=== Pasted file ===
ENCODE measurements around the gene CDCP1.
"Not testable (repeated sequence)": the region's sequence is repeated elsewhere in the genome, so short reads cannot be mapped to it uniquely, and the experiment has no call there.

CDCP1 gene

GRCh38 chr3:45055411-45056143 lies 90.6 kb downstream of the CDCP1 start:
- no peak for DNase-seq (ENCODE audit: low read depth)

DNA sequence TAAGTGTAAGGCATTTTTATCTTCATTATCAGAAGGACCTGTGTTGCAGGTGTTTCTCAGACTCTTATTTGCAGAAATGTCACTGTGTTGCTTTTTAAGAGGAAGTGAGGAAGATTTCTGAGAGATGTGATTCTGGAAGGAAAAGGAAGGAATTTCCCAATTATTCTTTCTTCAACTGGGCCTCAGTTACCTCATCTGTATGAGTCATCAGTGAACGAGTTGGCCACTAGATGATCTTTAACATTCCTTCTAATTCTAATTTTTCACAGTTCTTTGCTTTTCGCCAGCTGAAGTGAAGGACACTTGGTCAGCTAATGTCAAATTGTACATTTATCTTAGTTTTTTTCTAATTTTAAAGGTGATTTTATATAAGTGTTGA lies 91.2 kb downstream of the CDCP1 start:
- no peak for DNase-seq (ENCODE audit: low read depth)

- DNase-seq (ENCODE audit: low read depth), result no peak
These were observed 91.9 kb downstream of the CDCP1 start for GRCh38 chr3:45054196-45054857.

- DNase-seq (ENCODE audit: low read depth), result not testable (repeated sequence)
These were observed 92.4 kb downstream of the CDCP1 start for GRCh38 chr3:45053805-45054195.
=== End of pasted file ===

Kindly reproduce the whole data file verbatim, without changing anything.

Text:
ENCODE measurements around the gene CDCP1.
"Not testable (repeated sequence)": the region's sequence is repeated elsewhere in the genome, so short reads cannot be mapped to it uniquely, and the experiment has no call there.

CDCP1 gene

GRCh38 chr3:45055411-45056143 lies 90.6 kb downstream of the CDCP1 start:
- no peak for DNase-seq (ENCODE audit: low read depth)

DNA sequence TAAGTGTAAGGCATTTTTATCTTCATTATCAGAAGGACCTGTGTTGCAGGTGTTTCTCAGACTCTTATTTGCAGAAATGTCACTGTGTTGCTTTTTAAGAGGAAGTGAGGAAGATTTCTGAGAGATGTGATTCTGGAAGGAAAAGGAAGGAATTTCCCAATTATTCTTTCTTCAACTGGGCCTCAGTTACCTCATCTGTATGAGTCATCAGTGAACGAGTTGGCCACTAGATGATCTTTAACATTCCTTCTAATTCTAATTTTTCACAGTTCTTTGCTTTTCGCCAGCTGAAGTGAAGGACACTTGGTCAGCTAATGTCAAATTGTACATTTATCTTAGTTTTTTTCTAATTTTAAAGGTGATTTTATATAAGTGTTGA lies 91.2 kb downstream of the CDCP1 start:
- no peak for DNase-seq (ENCODE audit: low read depth)

- DNase-seq (ENCODE audit: low read depth), result no peak
These were observed 91.9 kb downstream of the CDCP1 start for GRCh38 chr3:45054196-45054857.

- DNase-seq (ENCODE audit: low read depth), result not testable (repeated sequence)
These were observed 92.4 kb downstream of the CDCP1 start for GRCh38 chr3:45053805-45054195.